Talking Weapons and Peace
Gilbert N. Kahn is a professor of Political Science at Kean University.
Knowing the way Netanyahu usually behaves and reacts, events over the past 10 days have raised interesting questions as to what is going on not only between the U.S. and Israel, but also in Government coalition. This pertains to weapons sales as well as new peace initiatives. In both instances something different is happening.
Secretary Hagel’s visit to Israel last week was almost as much of a love feast as was the Obama visit to Israel in March. The dramatic, public announcement of the new weapons sales to Israel of F-35 airplanes and new aerial refueling equipment was received with great enthusiasm; both equipment that Israel might require should it proceed to attack Iran’s nuclear facilities. At the same time, very little was made of the fact that Israel did not receive the hard “bunker busters”. Since this is the vital additional component that the U.S. would supply if it too were to attack Iran, why did Israel not receive them as well and/or complain when she did not do so?
At least one of the answers is that Israel has its own versions of “bomb busters” and besides does not have the U.S. equipment needed to launch the American version. The matter of “bomb busters” as suggested even today in the Wall Street Journal and Haaretz was not publicly discussed. Israel did not raise a fuss about the matter because it would rely on itself or U.S. military to support them should they need them. The U.S. also did not want to elevate regional tensions by publicizing discussions of this matter. Should Israel decide—independent of any U.S. strategic decision—to proceed with an attack on Iran, it now possesses the latest in offensive, defensive, and support equipment to believe it can handle the Iranian threat alone.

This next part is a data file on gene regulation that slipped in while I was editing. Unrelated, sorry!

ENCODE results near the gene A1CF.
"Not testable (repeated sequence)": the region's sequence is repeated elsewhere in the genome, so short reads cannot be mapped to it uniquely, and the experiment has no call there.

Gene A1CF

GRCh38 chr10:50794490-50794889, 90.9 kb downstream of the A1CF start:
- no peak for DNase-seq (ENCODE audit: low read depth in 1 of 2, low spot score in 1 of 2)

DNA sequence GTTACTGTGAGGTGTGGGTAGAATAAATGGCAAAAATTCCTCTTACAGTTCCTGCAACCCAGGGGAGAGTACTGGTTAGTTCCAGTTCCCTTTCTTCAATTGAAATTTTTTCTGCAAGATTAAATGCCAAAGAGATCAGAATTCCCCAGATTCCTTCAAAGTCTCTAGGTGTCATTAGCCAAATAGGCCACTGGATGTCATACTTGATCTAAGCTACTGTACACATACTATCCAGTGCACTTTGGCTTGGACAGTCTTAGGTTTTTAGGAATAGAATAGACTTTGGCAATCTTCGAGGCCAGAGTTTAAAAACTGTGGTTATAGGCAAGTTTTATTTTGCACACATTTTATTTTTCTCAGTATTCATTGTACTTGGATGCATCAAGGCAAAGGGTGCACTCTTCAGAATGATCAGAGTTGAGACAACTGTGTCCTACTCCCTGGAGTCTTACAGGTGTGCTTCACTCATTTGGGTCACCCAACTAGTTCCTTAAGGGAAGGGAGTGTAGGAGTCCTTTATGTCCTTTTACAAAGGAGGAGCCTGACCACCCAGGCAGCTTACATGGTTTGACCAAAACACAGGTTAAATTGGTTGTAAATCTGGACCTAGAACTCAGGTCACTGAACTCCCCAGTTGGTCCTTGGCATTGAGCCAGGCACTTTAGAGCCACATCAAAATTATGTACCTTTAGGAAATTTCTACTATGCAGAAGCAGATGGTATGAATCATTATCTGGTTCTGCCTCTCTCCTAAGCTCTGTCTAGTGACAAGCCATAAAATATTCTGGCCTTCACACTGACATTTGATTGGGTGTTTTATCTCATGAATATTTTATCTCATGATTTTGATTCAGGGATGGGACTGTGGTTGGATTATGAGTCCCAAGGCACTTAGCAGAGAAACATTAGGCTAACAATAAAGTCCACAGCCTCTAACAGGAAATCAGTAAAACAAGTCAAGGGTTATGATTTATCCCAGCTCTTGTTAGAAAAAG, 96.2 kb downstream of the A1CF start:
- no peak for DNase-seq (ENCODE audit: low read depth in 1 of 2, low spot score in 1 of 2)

At the same time, Secretary Kerry responded positively to the new modifications presented this week in the Arab League’s Israel-Palestinian peace proposal. Bibi apparently did not shoot it down on its face but sent Tzipi Livni to the U.S. to consult further on the proposal. The Arab League offer represents a modification, although not a dramatic one. What the action of the League and Secretary Kerry do represent is interest in jump starting talks between the Palestinians and the Israelis.
Politically it may mean even more for Bibi’s Government. It would be reasonable to assume that the leaders of all the major factions in the coalition agreed—even if there are differences—to proceed with the conversations and to task Justice Minister Livni to seek clarifications. Specifically, this suggests that unlike some of the more extreme right wing forces within the membership of Yisrael Beitanu, Bennett and his top advisers are prepared to lead the party in a more compromising, less-hardline direction than was expected; to move ahead with talks.
(It also may confirm something that has been suggested here several times already, that Bennett and Lapid may well be closer on more issues than had been presumed by some when the joined the coalition as a team. It also might be the harbinger of the true next stage of Israeli politics; post Netanyahu.)